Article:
I was recently talking with a colleague about the state of the field of International Education (IE). We were reflecting on how we still hear stories about higher education senior administrators who are unaware that our field IS an academic discipline unto itself. It seems that they are often thinking “Who amongst my senior leaders travels internationally and thus might be interested in a job leading international education programs?”, when instead they should be thinking “Who can I find to lead international education who has managed both face-to-face mobility and virtual exchange programs and the staff that administer them; is fluent in the theories, models, and practices of internationalization, including “at home” programs; holds an advanced degree in International Education or a related field; has conducted research and published in IE journals; who has presented at IE conferences; and who understands the regulatory requirements and changing realities that affect the field of International Education? In other words, many senior leaders seem to assume that anyone can “do” International Education, while in reality, they should instead know to identify IE professionals who have the skills, knowledge base, and training necessary to do the work well as of Day 1.

Perhaps our senior leaders are too focused on other responsibilities to take notice of all that an International Education office does. Perhaps we in the field are not doing an adequate job of advocating for ourselves and our work. The truth is likely in the middle. But any way you consider this, the issue is that outside of our field, there are still many in senior leadership positions who are unaware that International Education IS an academic discipline unto itself.

So, what exactly constitutes an academic discipline? From both practical and academic perspectives, there are several markers:

  • Disciplines have a canon of literature grounded in generally accepted theories and with which experts are expected to be familiar.
  • There are a significant number of respected peer-reviewed journals that publish new research.
  • There are numerous advanced degree programs at both the master’s and doctoral levels.
  • There are associations with frequent professional and academic meetings of scholars and practitioners that have as their purpose the training of rising professionals, the sharing of new knowledge and skills, and the acknowledgement of excellent practice and knowledge production.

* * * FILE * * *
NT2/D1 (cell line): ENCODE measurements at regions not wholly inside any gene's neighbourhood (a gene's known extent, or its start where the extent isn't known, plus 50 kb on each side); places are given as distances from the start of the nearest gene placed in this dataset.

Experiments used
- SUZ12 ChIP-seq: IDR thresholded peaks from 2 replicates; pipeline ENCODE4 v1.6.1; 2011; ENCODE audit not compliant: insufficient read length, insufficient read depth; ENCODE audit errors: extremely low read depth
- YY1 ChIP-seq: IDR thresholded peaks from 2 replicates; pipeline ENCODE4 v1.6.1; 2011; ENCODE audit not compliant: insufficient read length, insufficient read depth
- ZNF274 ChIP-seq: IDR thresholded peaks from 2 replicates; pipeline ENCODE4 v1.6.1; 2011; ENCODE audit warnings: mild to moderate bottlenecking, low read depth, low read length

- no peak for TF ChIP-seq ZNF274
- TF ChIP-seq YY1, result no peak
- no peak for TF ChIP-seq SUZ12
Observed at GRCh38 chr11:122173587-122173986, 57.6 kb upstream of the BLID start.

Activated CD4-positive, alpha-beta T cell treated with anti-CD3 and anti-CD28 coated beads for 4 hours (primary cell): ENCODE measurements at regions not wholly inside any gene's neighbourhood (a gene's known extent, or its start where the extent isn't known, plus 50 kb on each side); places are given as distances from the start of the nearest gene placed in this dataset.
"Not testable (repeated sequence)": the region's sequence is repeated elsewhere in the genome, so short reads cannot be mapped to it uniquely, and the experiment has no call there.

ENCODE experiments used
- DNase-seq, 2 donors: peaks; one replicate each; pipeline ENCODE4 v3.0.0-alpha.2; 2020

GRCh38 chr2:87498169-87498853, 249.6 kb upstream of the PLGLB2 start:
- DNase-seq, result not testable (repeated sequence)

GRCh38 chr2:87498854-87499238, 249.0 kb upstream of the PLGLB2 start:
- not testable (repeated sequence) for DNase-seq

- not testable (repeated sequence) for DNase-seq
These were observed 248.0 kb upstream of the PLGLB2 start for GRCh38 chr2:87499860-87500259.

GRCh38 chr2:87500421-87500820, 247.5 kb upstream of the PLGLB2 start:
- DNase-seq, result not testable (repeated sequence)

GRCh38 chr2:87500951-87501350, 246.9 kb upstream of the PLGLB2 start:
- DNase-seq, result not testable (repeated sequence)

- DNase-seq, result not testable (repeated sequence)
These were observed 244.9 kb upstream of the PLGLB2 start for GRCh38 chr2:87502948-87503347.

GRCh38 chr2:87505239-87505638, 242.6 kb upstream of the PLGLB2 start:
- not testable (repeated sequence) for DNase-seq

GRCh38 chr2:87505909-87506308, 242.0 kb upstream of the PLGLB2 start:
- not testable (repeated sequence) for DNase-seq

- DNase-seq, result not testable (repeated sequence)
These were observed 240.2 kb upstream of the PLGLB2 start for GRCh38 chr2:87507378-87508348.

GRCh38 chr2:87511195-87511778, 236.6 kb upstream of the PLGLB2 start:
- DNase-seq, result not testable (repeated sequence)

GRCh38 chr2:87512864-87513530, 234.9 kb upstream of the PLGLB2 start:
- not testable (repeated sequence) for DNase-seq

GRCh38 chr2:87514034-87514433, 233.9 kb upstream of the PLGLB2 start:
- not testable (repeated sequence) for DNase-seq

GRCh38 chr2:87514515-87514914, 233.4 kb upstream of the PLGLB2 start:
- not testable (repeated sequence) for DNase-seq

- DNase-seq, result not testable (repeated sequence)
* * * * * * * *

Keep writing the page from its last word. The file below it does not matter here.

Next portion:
International Education has been meeting these criteria with greater frequency for over seven decades. NAFSA: Association of International Educators was founded in 1948 and held its first conferences at that time; there are now additional professional associations that focus on specific areas of the field, including Diversity Abroad, The Forum on Education Abroad, Global Leadership League, and World Education Services, to name a few. The first MA in International Education was established in 2000, and there are now countless related books and journals as well.

Why is this important? Until campus leaders understand that International Education is a distinct academic discipline and practice, , they will not fully value the impact of our work on our students, programs, and institutions. Using a Human Resources lens, they also will not be able to fully acknowledge the skills, insights, and value of the work of their staff.

As such, I’d like to propose two ideas that might support international educators in helping their leadership to understand the field. They are both pretty simple, but their application can be easily overlooked.

The first is to be able to talk about both the day-to-day aspects of one’s own work as well as the issues, challenges, and successes of our field at large. One way to do this is to be able to articulate the breadth, depth, and detailed learnings gained at professional meetings. For example, this past fall, I had the good fortune to attend the NAFSA Region VI/VIII bi-regional conference in Pittsburgh, Pennsylvania. This gathering offered 56 sessions, three day-long workshops, and multiple networking opportunities. As is common at NAFSA conferences, sessions were labeled according to the association’s knowledge communities: international student and scholar advising (30), education abroad (23), teaching, learning, and scholarship (5), international education leadership (4), and international enrollment management (4). (Fourteen were designated as “shared interest.”) And of course, this was just one of ten regional conferences this year; there are multiple such gatherings across content areas and geographic areas. The point is that instead of talking about international student advising or study abroad, or even how much fun it was to explore Pittsburgh restaurants (even though true), professionals can educate their leadership by instead talking about the details of what they learned, i.e., how to promote environmental stainability within education abroad programs, welcoming practices for inclusion of students and staff with diverse identities, making programs accessible to those with learning and physical differences, and advocating for support for one’s professional development. (Hint: Start with the “why,” as in why your professional development is important not just for you but especially for your institution. Thank you, Amanda Yusko, The Ohio State University, and Todd Goen, Virginia Military Institute, for this practical advice!) Since conference topics reflect the latest thinking about current issues and concerns in the field, they provide detailed verbiage that we can employ to describe the field in more detail and thus, educate our supervisors about the work that we do.